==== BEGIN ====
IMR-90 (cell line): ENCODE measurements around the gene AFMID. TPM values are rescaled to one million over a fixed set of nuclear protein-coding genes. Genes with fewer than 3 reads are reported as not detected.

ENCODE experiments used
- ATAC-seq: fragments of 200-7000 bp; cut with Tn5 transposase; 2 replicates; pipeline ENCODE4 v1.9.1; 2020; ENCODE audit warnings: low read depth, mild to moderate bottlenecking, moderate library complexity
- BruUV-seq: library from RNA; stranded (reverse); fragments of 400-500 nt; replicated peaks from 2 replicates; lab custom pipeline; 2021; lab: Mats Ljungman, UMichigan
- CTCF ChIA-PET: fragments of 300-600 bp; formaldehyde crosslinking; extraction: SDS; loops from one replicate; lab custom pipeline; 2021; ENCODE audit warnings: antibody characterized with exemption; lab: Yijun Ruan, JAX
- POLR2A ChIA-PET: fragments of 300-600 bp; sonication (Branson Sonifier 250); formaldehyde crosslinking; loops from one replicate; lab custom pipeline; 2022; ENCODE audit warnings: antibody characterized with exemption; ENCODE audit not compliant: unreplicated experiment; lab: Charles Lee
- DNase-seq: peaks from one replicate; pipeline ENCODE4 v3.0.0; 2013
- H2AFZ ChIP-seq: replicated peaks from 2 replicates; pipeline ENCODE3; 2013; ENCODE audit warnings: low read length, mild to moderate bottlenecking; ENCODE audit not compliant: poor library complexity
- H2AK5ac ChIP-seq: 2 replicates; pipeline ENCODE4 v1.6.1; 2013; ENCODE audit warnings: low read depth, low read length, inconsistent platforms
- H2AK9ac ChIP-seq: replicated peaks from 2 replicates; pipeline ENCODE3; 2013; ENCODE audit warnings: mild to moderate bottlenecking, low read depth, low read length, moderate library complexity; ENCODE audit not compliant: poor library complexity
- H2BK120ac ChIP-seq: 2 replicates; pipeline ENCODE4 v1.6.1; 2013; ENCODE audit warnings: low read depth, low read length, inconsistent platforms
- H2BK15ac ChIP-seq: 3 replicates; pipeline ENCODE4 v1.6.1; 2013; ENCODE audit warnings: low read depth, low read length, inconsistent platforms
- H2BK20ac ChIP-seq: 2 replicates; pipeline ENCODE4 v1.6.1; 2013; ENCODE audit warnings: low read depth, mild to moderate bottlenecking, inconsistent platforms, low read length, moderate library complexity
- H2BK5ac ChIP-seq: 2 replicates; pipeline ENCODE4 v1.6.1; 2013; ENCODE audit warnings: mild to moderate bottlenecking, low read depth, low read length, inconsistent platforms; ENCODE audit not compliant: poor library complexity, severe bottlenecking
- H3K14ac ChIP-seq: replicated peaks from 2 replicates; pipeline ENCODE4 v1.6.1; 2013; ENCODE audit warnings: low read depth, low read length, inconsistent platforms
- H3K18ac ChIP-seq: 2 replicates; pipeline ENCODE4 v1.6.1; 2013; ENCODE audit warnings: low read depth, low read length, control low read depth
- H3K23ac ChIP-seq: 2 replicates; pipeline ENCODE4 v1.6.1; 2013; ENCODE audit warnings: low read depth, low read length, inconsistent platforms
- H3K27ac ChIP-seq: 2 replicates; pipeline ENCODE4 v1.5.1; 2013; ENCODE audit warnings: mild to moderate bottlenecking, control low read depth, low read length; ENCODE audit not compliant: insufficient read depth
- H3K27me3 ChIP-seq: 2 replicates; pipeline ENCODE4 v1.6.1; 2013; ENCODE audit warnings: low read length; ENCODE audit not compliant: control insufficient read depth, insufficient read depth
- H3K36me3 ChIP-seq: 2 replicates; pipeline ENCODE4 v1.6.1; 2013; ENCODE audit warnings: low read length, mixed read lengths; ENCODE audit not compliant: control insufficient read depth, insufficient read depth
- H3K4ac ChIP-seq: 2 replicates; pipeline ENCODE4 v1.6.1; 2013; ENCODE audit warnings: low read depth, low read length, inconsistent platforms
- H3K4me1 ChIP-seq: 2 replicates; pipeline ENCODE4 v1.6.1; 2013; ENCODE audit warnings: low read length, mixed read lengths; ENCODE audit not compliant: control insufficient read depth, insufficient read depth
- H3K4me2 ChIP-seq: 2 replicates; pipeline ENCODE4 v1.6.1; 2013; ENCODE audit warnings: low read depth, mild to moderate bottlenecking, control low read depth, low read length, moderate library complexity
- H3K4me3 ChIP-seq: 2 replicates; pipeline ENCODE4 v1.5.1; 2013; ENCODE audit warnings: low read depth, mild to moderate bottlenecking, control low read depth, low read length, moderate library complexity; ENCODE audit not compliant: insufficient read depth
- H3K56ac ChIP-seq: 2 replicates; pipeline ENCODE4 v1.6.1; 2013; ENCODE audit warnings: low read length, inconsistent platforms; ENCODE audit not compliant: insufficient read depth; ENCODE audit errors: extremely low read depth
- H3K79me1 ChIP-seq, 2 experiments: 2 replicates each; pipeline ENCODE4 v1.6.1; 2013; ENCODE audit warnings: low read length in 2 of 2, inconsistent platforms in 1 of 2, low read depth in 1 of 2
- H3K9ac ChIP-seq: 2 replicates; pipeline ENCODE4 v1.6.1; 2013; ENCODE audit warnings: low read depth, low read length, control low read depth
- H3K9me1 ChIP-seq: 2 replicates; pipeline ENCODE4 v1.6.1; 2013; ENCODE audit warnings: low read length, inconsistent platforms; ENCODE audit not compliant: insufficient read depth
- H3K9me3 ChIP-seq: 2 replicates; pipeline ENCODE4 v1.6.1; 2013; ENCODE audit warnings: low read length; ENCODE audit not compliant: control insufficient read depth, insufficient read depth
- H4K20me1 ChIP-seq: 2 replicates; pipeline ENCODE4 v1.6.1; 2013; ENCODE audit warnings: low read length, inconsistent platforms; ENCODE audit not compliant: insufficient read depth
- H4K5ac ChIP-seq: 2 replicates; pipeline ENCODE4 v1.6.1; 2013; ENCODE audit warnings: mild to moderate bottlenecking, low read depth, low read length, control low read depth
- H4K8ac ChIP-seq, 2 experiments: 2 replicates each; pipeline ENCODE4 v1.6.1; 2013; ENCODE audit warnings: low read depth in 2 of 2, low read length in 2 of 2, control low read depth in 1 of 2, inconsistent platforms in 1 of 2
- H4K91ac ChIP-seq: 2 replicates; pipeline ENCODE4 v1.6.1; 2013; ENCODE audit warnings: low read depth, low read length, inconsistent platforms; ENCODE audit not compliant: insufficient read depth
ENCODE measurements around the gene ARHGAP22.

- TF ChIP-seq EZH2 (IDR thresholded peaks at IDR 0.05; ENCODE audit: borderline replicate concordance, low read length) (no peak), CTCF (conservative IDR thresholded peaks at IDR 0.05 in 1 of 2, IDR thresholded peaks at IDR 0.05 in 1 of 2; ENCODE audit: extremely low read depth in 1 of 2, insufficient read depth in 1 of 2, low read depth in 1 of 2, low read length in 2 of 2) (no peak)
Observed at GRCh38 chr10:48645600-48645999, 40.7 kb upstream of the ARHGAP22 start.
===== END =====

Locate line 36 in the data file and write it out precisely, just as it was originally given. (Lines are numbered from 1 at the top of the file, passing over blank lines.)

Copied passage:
Observed at GRCh38 chr10:48645600-48645999, 40.7 kb upstream of the ARHGAP22 start.